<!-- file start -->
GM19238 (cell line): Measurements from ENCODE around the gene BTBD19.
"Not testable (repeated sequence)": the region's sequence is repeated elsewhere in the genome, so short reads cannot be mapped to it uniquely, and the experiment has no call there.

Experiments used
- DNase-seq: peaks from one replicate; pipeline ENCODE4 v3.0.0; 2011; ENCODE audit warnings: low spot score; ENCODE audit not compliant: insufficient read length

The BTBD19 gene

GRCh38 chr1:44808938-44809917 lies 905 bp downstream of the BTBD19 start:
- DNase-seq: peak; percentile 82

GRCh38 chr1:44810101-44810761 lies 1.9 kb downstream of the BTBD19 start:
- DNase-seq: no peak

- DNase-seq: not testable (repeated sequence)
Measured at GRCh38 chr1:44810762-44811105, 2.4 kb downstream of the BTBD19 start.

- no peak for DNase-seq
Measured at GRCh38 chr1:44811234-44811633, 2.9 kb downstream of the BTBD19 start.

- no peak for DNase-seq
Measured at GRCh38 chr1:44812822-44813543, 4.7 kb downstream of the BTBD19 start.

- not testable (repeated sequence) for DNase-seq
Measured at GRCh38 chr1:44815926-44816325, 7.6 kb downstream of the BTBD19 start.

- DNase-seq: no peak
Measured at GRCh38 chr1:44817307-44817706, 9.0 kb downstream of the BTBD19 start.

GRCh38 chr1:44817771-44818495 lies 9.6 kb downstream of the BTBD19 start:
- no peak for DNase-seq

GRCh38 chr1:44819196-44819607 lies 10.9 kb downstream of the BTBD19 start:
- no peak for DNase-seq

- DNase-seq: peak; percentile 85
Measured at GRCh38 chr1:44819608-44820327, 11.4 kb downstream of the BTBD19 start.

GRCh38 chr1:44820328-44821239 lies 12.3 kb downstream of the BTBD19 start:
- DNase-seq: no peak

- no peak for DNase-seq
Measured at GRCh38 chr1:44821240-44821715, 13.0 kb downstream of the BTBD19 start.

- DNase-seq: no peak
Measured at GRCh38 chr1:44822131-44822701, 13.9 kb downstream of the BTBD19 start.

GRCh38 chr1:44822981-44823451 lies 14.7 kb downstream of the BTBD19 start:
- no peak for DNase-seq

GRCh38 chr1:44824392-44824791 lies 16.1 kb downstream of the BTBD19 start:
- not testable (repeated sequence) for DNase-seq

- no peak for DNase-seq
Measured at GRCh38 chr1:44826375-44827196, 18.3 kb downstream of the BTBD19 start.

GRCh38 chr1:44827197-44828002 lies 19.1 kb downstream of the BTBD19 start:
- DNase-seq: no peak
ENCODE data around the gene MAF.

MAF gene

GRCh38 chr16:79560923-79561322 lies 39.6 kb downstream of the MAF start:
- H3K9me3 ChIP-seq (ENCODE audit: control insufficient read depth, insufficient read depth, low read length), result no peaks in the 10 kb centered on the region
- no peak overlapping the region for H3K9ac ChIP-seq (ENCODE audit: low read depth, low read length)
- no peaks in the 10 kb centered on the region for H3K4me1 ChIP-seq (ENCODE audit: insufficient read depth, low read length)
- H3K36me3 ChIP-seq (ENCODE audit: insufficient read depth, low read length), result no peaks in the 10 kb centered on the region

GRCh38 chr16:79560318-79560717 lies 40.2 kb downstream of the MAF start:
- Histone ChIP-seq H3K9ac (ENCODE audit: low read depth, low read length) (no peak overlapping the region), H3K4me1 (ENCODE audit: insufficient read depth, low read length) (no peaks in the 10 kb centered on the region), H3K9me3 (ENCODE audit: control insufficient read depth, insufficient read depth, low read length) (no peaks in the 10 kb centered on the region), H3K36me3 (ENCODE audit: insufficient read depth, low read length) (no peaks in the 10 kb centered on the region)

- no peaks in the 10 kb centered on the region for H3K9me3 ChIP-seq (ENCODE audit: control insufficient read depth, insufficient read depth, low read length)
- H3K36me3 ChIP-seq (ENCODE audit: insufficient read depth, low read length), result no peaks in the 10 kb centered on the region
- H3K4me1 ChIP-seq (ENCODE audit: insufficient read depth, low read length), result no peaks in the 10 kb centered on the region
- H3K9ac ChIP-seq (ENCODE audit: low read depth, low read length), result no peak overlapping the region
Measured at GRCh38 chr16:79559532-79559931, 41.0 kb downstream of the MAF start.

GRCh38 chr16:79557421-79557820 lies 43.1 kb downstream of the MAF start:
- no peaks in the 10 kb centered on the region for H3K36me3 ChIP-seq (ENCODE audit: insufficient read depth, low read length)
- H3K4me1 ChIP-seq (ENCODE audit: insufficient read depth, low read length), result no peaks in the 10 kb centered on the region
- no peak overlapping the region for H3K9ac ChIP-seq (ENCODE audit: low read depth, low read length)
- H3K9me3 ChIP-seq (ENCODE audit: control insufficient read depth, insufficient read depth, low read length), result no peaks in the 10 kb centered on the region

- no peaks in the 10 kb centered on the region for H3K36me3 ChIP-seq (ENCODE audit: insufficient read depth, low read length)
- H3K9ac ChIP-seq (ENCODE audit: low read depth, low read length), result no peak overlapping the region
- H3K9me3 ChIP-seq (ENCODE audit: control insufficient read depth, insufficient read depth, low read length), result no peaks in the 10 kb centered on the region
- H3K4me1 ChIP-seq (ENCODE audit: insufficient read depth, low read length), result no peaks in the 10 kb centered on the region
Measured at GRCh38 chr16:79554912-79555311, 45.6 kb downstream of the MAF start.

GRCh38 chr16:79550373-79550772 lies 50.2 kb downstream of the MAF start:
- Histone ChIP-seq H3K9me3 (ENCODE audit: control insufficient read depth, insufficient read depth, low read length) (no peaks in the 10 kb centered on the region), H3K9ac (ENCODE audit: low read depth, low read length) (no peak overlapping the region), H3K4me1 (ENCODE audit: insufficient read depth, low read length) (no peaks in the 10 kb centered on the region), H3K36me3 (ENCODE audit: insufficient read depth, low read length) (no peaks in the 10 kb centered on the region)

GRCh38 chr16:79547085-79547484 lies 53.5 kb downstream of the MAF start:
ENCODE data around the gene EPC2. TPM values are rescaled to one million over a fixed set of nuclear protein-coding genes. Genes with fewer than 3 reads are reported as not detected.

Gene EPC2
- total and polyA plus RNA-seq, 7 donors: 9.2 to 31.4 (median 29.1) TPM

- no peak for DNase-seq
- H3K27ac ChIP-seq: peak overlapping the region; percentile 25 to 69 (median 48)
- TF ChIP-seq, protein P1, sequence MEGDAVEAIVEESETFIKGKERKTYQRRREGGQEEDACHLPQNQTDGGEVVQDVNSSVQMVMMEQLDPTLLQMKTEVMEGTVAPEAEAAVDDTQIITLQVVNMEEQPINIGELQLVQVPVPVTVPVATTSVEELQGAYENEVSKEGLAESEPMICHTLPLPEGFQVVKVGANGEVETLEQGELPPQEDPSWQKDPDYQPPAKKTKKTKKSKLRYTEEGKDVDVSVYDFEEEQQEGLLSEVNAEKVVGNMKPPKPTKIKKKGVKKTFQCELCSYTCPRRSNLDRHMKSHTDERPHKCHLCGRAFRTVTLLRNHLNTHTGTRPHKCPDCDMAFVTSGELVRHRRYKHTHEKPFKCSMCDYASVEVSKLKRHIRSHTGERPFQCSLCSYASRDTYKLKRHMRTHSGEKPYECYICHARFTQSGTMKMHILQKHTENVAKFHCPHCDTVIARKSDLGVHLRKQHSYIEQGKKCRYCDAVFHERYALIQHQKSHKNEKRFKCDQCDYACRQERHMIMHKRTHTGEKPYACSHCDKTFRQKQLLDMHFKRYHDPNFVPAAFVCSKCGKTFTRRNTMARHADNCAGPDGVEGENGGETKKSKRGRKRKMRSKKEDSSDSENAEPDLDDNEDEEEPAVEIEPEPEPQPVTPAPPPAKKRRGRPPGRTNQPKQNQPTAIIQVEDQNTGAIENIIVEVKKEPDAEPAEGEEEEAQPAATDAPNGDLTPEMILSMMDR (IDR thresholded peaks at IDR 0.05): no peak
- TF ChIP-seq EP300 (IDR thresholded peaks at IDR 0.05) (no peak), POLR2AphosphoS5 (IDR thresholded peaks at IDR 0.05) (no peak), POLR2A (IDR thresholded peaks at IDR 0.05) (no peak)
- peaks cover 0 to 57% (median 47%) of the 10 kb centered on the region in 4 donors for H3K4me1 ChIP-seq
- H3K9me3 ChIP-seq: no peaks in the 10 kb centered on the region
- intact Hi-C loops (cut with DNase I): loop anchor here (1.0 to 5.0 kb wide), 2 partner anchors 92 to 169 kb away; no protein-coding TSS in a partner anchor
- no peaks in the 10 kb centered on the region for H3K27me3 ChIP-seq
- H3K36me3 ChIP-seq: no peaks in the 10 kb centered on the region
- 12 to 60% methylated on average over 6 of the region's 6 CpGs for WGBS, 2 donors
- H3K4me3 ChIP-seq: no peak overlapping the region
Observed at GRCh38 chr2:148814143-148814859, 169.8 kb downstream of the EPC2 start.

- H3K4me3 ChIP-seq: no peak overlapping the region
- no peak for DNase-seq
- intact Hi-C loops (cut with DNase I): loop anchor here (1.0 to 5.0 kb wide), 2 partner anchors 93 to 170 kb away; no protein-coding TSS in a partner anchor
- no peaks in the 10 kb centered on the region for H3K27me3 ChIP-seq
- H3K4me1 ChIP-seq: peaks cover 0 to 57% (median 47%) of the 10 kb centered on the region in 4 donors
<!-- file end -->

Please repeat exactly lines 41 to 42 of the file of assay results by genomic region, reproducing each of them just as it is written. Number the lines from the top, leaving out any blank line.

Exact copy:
MAF gene

GRCh38 chr16:79560923-79561322 lies 39.6 kb downstream of the MAF start: